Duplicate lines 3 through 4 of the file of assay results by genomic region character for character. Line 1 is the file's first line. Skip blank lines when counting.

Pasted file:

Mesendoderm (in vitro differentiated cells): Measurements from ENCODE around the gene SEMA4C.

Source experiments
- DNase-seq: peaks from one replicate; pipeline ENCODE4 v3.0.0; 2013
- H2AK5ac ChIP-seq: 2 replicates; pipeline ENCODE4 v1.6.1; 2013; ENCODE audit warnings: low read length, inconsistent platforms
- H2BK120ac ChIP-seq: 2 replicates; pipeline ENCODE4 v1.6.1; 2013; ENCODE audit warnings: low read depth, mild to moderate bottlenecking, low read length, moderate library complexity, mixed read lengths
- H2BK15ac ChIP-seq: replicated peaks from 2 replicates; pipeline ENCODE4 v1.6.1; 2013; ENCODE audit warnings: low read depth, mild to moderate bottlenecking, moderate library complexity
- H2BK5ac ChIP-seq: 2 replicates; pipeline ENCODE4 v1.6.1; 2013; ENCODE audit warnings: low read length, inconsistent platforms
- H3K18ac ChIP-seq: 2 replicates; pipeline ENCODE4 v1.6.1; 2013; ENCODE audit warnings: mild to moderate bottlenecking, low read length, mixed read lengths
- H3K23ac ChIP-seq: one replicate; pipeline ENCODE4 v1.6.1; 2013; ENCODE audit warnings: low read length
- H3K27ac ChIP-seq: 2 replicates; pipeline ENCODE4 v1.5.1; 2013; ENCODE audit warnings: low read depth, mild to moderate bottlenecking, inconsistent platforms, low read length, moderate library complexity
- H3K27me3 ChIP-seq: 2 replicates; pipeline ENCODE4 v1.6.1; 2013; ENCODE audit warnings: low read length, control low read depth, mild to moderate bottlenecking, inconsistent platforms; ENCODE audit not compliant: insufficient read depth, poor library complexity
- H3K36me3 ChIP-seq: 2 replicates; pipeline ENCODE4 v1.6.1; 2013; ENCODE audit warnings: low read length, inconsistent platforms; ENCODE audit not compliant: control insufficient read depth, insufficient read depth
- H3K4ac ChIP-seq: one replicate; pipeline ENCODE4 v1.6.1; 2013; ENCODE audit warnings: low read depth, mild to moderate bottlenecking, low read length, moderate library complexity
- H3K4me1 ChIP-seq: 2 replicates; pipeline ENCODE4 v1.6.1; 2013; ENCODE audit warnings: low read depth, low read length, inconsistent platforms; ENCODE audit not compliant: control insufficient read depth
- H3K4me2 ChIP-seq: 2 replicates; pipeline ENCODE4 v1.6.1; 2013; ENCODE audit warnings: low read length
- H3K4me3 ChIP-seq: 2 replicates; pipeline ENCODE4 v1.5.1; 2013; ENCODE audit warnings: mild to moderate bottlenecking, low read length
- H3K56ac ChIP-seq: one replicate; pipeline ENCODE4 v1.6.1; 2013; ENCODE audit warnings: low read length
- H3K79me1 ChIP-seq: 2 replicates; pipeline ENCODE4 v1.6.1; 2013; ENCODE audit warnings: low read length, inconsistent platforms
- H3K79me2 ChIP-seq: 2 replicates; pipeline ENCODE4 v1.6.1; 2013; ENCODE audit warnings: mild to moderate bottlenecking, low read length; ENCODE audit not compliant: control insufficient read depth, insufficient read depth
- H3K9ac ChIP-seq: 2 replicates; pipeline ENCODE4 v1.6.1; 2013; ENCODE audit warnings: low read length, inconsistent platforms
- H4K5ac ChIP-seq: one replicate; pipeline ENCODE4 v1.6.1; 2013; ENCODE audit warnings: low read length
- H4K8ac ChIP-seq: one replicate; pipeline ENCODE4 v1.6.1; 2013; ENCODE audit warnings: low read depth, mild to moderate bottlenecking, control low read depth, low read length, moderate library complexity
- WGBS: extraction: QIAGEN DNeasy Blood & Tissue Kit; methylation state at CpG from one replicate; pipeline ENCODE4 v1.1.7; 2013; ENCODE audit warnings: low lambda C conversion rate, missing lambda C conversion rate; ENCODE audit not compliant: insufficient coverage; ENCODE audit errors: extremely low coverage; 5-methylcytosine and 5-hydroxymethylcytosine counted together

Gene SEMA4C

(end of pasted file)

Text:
- DNase-seq: peaks from one replicate; pipeline ENCODE4 v3.0.0; 2013
- H2AK5ac ChIP-seq: 2 replicates; pipeline ENCODE4 v1.6.1; 2013; ENCODE audit warnings: low read length, inconsistent platforms